KfW is a government-owned German Bank that helped bankroll the German solar renaissance in recent years - and it just moved into what it hopes will be the most energy-efficient office tower in Europe. The new addition to the company's Frankfurt headquarters by Sauerbruch Hutton is an aggressively engineered and colorful tower which is aiming for an astonishingly low energy consumption of 7 kW hr per square foot each year. That's more than two times more efficient than code, but the occupants actually benefit as the building is naturally cooled by fresh prevailing breezes thanks to a unique double skin composed of thousands of computer-controlled windows which that let just the right amount of air in.
Sauerbruch Hutton designed the building to harmonize with its surrounding environs. The shape of the building is angled to let the prevailing breezes slip by, reducing uneven air pressures across its surface. The sawtooth façade of the 400,000 square foot tower controls, with great precision, the amount of air that enters the building. Environmental monitors on the exterior and interior calculate when and how much the exterior windows should open, accounting for wind direction, temperature and speed.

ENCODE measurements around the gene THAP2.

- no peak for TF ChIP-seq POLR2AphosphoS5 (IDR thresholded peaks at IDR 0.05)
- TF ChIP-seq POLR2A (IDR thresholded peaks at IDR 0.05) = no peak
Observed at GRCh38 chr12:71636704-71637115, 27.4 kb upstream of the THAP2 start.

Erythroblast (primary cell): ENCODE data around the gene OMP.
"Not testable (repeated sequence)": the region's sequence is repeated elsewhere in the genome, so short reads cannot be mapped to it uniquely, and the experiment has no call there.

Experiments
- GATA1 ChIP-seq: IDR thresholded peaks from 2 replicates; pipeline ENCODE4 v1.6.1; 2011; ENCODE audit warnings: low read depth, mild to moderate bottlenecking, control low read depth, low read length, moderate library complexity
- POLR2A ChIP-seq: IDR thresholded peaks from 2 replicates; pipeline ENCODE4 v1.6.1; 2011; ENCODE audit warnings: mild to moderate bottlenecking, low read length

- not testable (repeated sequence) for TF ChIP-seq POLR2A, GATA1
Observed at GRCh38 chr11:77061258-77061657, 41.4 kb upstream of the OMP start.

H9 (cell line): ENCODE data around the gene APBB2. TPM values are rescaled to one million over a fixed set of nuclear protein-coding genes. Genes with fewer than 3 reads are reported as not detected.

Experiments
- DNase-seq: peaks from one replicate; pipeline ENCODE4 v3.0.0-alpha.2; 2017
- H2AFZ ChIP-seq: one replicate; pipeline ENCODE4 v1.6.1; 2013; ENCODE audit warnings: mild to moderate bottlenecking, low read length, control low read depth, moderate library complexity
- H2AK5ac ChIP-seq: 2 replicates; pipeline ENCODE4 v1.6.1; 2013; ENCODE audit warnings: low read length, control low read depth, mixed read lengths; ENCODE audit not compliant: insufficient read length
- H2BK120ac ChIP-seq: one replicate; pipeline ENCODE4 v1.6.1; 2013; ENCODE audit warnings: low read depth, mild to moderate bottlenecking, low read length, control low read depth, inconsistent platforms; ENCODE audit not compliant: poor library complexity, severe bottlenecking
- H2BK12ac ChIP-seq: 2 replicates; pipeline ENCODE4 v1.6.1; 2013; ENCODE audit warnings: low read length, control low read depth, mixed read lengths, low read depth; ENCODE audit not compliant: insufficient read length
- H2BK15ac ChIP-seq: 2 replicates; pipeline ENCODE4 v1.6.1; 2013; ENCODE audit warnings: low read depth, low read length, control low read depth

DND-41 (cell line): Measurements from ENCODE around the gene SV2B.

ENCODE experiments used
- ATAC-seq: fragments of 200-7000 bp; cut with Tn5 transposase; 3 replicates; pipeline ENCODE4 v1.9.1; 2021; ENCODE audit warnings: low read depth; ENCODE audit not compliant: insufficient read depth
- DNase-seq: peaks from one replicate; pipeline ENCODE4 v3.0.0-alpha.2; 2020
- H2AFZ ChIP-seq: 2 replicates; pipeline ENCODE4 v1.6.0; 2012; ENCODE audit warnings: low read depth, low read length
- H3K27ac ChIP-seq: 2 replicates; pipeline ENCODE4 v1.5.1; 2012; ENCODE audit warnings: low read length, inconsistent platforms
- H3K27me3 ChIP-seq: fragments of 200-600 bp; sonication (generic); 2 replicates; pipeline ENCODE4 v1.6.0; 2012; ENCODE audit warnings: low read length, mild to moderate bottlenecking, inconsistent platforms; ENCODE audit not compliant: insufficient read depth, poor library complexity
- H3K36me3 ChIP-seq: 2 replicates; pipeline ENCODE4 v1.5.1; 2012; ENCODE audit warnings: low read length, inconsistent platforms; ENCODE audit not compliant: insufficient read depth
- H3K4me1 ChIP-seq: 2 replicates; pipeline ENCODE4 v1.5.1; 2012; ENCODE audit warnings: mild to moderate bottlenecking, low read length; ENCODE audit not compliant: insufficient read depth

The incoming air pressurizes the envelope sending fresh air evenly through floor vents around the exterior floor plate. Occupant can also open the interior windows to access the breeze. All of this engineering effort is to reduce cooling equipment demand to just for a couple of months of the year and supply healthy air without creating a disruptive breeze, especially near the windows. The double windows also cut incoming heat gain significantly while still providing ample natural light. The building also uses waste heat from the server rooms to preheat floor slabs and it distributes heat efficiently via a raised floor distribution system.
The building is a perfect example of how energy-efficient design can create a healthier work environment. The building’s colorful façade is layered with a different hue for each level, and it has been awarded the Best Tall Building in Europe. The tower is undergoing energy efficiency tests this summer to determine if it has earned the crown for the most efficient building in Europe.